Warning: Invalid argument supplied for foreach() in /home/nclexion/public_html/wp-content/themes/jnews/class/ContentTag.php on line 47
A new group, including senior nursing representatives, has been established in Northern Ireland to take forward a review on what can be learnt from “care home experiences of Covid-19”.
Plans for an initiative on care home experiences were first announced earlier this month by health minister Robin Swann, along with a range of other measures concerning the sector.
“We have seen a wide range of measures introduced by care homes to protect their residents and new learning continues to be identified”
Today, ministers said a steering group was now “underway” and included representatives from the independent care home sector, the health and social care system and the Royal College of Nursing.
The review steering group is being chaired by the Northern Ireland’s deputy chief nursing officer, Linda Kelly, the Department of Health said in a statement.
The review, labelled by ministers as a “rapid learning initiative”, will seek to identify learnings that can be taken forward to help the care home sector in the short term.
It has been asked to consider learning to date on the transmission of Covid-19 into and within the care home population, and to identify the monitoring and measurement processes that will help in “understanding the current system” and recommending the “appropriate way forward”.
In addition, four subgroups will be established to take the lead and provide expert advice to the steering group on specific area.
Theses are the experience of residents, staff and families in care homes; symptom monitoring and intervention and care planning; infection prevention control; and physical distancing of residents.
The steering group has been asked to provide a report on its findings to the chief nursing officer, Charlotte McArdle, by 17 July 2020, according to a document setting out the initiative’s aims.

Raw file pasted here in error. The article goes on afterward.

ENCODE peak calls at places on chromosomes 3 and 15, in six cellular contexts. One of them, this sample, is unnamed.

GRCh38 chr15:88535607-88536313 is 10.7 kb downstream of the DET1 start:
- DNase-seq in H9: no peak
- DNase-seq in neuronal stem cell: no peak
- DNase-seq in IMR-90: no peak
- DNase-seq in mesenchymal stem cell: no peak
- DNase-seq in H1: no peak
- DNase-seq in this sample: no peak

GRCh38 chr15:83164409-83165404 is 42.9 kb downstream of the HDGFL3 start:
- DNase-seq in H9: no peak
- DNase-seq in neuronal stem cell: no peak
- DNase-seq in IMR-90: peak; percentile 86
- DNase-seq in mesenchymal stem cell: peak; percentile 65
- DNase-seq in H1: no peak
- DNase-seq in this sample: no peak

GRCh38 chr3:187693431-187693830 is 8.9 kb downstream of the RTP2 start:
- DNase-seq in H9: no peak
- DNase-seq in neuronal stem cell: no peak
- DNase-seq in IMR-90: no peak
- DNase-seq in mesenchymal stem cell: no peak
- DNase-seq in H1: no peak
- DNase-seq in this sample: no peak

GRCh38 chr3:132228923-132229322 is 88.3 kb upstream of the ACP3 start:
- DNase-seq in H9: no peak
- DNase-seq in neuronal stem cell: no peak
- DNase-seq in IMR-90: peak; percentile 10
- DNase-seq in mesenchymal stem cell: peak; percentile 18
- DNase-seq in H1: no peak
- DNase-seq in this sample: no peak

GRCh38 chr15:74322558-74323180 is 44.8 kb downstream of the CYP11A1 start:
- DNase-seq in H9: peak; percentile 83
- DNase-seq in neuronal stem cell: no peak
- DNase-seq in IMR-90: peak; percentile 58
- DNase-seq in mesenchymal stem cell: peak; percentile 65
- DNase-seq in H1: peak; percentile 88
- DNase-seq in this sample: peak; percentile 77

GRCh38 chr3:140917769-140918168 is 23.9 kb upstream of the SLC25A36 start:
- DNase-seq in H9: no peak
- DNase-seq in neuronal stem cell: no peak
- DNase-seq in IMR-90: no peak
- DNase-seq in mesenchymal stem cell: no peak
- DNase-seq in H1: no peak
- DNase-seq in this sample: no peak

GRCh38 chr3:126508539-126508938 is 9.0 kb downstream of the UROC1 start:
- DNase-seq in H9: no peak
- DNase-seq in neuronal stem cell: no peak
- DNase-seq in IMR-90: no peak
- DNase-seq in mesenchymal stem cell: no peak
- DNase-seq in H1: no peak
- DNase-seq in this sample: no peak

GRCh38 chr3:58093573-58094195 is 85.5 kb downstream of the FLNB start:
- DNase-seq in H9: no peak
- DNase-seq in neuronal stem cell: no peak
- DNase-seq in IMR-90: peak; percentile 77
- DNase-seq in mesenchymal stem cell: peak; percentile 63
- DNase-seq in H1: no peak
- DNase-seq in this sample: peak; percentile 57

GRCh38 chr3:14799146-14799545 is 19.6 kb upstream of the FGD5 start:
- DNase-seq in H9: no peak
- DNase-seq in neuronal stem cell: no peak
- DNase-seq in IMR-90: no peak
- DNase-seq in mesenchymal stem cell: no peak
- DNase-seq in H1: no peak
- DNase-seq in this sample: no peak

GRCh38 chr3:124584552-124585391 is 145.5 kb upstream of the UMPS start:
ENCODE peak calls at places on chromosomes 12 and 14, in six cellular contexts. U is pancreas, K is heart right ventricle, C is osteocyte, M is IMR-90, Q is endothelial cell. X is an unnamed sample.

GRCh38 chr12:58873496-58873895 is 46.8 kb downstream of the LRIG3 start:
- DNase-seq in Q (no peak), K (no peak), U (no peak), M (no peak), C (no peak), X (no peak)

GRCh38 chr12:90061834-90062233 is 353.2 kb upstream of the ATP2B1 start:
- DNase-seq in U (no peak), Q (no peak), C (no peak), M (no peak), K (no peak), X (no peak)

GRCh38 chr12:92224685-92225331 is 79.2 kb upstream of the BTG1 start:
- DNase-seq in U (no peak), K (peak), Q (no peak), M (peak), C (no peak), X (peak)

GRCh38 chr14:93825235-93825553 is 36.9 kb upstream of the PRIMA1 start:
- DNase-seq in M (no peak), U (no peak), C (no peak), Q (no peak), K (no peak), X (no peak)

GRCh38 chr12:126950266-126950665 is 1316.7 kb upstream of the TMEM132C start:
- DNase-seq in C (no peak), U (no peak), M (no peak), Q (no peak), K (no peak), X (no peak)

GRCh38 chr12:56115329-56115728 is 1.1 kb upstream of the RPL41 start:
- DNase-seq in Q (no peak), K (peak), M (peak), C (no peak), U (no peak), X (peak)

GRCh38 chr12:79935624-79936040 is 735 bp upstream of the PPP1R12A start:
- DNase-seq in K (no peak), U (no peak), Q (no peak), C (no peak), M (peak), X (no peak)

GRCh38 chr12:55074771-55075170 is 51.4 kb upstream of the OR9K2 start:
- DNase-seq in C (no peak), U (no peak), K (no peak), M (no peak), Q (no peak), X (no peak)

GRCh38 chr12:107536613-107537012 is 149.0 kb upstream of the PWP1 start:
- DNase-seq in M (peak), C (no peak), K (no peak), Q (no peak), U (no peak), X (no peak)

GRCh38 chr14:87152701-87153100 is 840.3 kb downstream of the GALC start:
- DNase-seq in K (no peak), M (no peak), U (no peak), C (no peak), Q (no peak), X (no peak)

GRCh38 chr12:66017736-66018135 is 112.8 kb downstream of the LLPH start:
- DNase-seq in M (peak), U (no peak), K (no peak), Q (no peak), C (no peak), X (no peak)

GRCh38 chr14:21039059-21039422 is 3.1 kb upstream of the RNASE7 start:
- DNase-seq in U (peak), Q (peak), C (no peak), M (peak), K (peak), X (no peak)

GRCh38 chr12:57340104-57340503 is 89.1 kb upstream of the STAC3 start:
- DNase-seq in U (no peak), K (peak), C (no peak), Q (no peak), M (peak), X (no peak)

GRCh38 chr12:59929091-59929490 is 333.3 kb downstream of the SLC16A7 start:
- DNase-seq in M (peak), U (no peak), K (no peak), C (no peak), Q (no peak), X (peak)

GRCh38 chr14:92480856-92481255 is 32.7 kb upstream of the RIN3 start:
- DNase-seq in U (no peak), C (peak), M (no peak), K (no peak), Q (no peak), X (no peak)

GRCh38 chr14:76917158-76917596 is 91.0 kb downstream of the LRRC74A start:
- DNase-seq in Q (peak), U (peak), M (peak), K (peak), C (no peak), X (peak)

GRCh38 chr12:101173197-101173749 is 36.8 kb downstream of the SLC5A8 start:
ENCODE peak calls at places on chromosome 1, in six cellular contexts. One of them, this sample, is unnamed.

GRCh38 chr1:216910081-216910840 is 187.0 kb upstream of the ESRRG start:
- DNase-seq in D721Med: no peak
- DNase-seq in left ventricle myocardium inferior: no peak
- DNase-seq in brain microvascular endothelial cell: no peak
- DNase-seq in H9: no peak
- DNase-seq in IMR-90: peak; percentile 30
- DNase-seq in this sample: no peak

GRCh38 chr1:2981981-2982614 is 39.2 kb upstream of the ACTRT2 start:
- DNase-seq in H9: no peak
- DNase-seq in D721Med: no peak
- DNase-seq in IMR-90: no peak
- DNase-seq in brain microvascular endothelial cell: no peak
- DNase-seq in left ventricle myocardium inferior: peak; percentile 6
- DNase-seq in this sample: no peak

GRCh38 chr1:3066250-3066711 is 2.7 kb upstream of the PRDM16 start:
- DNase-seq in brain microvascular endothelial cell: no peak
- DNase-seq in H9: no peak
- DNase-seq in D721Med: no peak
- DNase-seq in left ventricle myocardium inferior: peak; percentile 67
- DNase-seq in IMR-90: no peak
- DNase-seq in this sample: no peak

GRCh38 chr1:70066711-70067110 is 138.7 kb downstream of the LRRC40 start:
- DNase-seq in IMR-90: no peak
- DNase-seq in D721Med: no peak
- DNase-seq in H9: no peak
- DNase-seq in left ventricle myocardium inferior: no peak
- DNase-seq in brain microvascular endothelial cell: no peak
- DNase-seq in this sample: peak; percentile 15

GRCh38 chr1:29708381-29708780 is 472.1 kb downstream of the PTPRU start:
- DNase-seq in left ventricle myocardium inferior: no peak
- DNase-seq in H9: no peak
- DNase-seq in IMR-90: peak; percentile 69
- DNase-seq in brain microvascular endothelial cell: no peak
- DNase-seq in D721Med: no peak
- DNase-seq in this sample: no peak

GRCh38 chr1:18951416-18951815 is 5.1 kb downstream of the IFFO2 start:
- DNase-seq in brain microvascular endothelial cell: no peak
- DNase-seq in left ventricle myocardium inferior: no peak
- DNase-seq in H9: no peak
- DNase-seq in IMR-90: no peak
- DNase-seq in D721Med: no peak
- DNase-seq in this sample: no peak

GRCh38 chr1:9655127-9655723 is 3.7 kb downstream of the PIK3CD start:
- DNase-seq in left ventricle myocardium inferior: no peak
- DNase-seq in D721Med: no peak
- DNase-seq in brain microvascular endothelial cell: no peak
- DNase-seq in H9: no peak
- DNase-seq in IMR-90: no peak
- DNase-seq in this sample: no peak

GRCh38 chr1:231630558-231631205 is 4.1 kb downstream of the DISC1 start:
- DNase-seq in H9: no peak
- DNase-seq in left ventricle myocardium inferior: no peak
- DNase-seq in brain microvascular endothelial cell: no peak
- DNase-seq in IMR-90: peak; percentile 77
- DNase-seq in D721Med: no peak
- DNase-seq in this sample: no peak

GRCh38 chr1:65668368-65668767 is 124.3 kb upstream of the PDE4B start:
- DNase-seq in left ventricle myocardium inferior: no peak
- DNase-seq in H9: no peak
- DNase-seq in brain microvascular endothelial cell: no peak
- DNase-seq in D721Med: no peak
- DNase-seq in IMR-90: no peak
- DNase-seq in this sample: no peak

The government also said that Ms McArdle had written to care home sector and support teams in each of the country’s five trusts informing them of the initiative and seeking their participation.
Announcing the creation of the group, Mr Swann said: “There is no doubt that Covid-19 has hit our care homes very hard.
“In the past number of months, we have seen a wide range of measures introduced by care homes to protect their residents and new learning continues to be identified and applied,” he said.
“It’s important that we now work together to identify those measures that had the most positive impact. This will help us understand what our health and social care system needs to do ahead of any future wave.”
Mr Swann said he was aware that coronavirus had “taken its toll” on residents, families, staff and care home providers.
“I would encourage as many people as possible to take part in this process. For those of you who have been on the frontline, your experiences are critical in informing the learning,” he said.
“I must stress that the rapid learning initiative is not a research project, an investigation or an inquiry,” he said. “There will be a time to consider such processes.
“This is a collaboration between statutory bodies, the care home sector and the nursing profession to identify learnings that can be taken forward in the short term.”
He added: “I want to once again convey my thanks to care homes and their staff for the commitment, dedication and professionalism they have demonstrated throughout this pandemic.”
On 2 June, Mr Swann announced a further £11.7m package of support for care homes – including funding for sick pay for staff.
He said it would enable homes to pay staff 80% of their salary when on sick leave for Covid-19 related reasons and provide support with cleaning costs and access to specialist equipment.
Meanwhile on 17 June, he announced that there would be a new framework for nursing and medical input to care homes.
The move is in recognition of the greater proportion of care home residents that now have complex clinical healthcare needs than would have been the case in the past, said Mr Swann.
In England, a new “taskforce” has been set up by ministers to help the social care sector navigate the ongoing coronavirus crisis.
The group will oversee the implementation of the government’s “social care action plan” and will work to prevent further Covid-19 outbreaks in care homes over the next year.
The announcement on 9 June was paired with a pledge for more virus testing capacity across the adult social care sector.